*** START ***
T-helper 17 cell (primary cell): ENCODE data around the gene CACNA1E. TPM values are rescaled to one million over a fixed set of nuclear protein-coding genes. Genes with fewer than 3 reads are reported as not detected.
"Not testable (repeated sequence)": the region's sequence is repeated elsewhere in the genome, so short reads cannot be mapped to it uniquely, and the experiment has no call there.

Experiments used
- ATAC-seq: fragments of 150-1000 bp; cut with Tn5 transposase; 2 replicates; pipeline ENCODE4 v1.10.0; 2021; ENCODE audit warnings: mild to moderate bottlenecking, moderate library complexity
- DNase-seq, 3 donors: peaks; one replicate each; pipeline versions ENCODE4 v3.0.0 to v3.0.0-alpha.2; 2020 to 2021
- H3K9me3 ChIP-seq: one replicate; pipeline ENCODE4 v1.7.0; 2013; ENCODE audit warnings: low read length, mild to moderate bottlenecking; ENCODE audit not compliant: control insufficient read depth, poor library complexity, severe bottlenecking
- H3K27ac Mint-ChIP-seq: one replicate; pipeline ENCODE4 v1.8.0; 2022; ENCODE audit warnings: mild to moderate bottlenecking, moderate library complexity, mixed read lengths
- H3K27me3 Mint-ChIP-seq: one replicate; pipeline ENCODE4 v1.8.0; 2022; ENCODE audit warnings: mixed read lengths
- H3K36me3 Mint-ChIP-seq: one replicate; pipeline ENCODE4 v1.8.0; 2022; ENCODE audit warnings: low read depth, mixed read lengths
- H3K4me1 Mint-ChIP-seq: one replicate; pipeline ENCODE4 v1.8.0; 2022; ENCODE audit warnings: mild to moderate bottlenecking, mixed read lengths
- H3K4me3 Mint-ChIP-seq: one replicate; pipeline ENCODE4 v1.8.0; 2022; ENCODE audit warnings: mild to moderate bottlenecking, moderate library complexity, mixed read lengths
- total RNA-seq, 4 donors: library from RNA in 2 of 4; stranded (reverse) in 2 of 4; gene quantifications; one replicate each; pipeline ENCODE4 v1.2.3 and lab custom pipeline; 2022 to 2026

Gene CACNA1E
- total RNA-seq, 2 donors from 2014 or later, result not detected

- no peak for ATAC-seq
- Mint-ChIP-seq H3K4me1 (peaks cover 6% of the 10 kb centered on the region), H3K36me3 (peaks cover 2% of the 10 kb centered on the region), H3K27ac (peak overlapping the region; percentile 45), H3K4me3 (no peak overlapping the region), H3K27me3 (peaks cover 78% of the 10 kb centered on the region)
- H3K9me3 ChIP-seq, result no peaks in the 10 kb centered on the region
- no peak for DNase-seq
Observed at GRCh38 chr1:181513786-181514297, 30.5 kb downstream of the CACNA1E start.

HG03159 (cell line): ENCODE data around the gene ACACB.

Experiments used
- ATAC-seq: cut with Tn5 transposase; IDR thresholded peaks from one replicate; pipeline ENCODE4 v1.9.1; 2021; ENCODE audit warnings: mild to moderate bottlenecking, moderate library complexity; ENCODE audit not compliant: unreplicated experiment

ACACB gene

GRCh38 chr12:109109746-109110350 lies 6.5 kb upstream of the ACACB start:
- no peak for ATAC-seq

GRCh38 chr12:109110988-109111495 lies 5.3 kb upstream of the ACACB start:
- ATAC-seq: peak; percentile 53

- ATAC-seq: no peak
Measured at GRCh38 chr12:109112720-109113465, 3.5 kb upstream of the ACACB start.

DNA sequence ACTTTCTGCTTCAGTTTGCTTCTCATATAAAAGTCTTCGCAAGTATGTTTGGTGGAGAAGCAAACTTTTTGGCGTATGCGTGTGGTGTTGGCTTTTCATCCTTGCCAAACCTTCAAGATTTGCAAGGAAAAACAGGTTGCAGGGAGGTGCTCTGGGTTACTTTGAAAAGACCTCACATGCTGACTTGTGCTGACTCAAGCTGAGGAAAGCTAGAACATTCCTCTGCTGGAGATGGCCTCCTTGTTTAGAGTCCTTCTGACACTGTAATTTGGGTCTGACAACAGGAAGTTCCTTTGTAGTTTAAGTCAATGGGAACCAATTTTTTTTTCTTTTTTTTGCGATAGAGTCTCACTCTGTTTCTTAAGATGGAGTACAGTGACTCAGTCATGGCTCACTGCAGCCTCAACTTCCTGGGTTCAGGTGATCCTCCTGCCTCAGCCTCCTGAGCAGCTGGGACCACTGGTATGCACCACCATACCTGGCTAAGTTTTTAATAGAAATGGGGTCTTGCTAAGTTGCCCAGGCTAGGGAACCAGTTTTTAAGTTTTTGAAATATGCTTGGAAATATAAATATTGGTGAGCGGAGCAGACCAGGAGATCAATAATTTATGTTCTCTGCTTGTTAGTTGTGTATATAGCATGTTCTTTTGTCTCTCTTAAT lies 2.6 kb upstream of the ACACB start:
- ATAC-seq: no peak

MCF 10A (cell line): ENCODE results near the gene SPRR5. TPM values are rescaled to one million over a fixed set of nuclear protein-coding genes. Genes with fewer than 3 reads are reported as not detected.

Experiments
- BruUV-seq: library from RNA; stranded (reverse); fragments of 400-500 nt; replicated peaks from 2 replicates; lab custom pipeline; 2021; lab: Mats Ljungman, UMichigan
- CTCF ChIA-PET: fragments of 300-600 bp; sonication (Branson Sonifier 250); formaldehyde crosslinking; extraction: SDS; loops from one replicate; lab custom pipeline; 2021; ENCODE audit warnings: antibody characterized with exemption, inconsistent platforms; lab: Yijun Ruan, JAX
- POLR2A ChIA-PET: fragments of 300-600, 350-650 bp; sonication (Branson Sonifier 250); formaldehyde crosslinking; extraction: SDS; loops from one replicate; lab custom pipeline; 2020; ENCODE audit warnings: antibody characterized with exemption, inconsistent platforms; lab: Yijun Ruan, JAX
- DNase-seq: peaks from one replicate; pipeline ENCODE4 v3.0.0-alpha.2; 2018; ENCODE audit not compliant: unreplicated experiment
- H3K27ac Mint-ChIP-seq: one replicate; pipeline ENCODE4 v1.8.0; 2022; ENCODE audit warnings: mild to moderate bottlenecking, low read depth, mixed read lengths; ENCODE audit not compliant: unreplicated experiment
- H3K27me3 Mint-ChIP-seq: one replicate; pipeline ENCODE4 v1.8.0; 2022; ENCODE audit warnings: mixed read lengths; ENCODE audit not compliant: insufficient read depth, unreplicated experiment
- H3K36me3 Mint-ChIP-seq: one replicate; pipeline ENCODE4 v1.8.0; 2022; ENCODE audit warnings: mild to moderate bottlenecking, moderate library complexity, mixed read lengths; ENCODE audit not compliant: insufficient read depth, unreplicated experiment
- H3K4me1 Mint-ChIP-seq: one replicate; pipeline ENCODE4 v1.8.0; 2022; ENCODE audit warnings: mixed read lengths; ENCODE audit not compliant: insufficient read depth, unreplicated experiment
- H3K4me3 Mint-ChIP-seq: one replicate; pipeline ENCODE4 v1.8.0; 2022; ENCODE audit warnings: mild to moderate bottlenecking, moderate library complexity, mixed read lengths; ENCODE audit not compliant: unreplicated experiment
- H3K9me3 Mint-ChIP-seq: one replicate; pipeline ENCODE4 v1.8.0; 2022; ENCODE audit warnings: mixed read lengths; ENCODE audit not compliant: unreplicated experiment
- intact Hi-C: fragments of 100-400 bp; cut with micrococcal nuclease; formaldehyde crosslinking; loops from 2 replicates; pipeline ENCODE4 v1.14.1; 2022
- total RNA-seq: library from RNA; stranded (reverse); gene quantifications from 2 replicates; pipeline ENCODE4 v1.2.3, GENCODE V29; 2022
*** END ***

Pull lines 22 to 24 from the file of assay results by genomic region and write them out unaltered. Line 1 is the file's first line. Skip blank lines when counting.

- ATAC-seq: cut with Tn5 transposase; IDR thresholded peaks from one replicate; pipeline ENCODE4 v1.9.1; 2021; ENCODE audit warnings: mild to moderate bottlenecking, moderate library complexity; ENCODE audit not compliant: unreplicated experiment

ACACB gene

GRCh38 chr12:109109746-109110350 lies 6.5 kb upstream of the ACACB start: